So, these considerations make a control-feed rifle, like the modern or pre-'64 Model 70, perhaps preferable
to a push-feed mechanism.

But there's a disadvantage to a control-feed action: Loading a single round into the open chamber rather than up from the magazine leads to a problem. The claw must first clamp onto the round's rim. That means bending the claw, and extractors are not meant to be bent. So you risk damaging the extractor, which means a trip to the gunsmith.

If you watched "Shooter," an excellent  Mark Wahlberg movie, there's a key scene where Wahlberg's character is slipped a round and he drops it into the chamber of his .338 Lapua Magnum sniper rifle and jams the round home, before pulling the trigger and demonstrating that he'd switched the firing pins so the rifle wouldn't shoot.

He could only drop the round in and slam the bolt home in a push-feed rifle.

Excellent rifles come in both modes. Winchester's Model 70 is probably the most popular control-feed rife on the market, indeed in history, post-'64 to 2006 excepted. Other renowned names like Savage, Weatherby, Remington 700 and Kimber, are all push-feed.

Which is better? Is there any effect at all on accuracy?

Who knows? There are as many opinions as shooters. There's no question that the switch from control-feed to push-feed killed the Model 70 market from 1964 to 2006, but most people feel that the aversion to that change was more emotional than practical. Indeed, it's easy to find articles that claim the post-'64 Model 70 action was actually an improvement, one that the market just didn't accept. Indeed, I accept that reasoning; so much so, I looked for, found and bought a post-64 Model 70 in .270. It's one of the most accurate rifles I own. Plus, I don't shoot upside down hanging from a tree, so the feed difference means nothing to me.

The difference really, unless you're shooting upside down, is minimal. But in shooting, everything matters, especially to engineers, as a rifle is really just another piece of machinery. Engineers love to argue about O-rings, tolerances, lube and micrometers. And for the most part, the issue of control-feed vs. push-feed, is one of those issues, about which some will never agree and may argue about relentlessly.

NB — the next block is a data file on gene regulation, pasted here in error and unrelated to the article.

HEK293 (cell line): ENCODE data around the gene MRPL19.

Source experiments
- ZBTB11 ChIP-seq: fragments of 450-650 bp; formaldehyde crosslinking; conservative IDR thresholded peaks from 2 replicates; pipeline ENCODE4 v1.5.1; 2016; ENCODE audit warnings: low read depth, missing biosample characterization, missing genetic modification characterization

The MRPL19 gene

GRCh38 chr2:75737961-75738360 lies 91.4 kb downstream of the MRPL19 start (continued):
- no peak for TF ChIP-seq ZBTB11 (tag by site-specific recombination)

So, while control-feed vs. push-feed may not make a big difference to the part-time or casual shooter, to a killer or one who's familiar with rifles and using one for defense, the difference may be important. And he or she will be very aware as he feeds a round which system he's using. He may even imagine the click of the Mauser claw onto the rim of a cartridge, or he may feel the resistance the chamber ramp may provide as he pushes the bolt on a push-feed system. Either way, recognition of the feed mechanism and its particulars can be made a description or detail point in a story to add realism or suspense.

A short video from the owner of Midway USA, a major firearms parts supplier, demonstrates these differences in a way you can visualize. Bolt Action Feed Video

Which rifles are control-feed and which are push-feed? I've given some suggestions, but to be wise, before you're going to use a rifle in your story, Google it, and look at the specs. One of them will mention the type of extractor or the feed mechanism. If there's a claw extractor, it's control-feed.

And consider...Will your shooter be firing upside down?


Morgan Mandel said...

Ben, I bow to your expertise. You are an amazing font of knowledge.

Morgan Mandel

Green Mountain Realty said...

My Dad owns one of the Winchesters Model 70, he loves his...

research proposal said...

Thanks for this post! i really enjoyed reading it!!!

Dudeitsnotadell said...

Have you tried pushing the bolt forward when the rifle is on it's side? It's possible that the cartridge might not line up correctly to the chamber.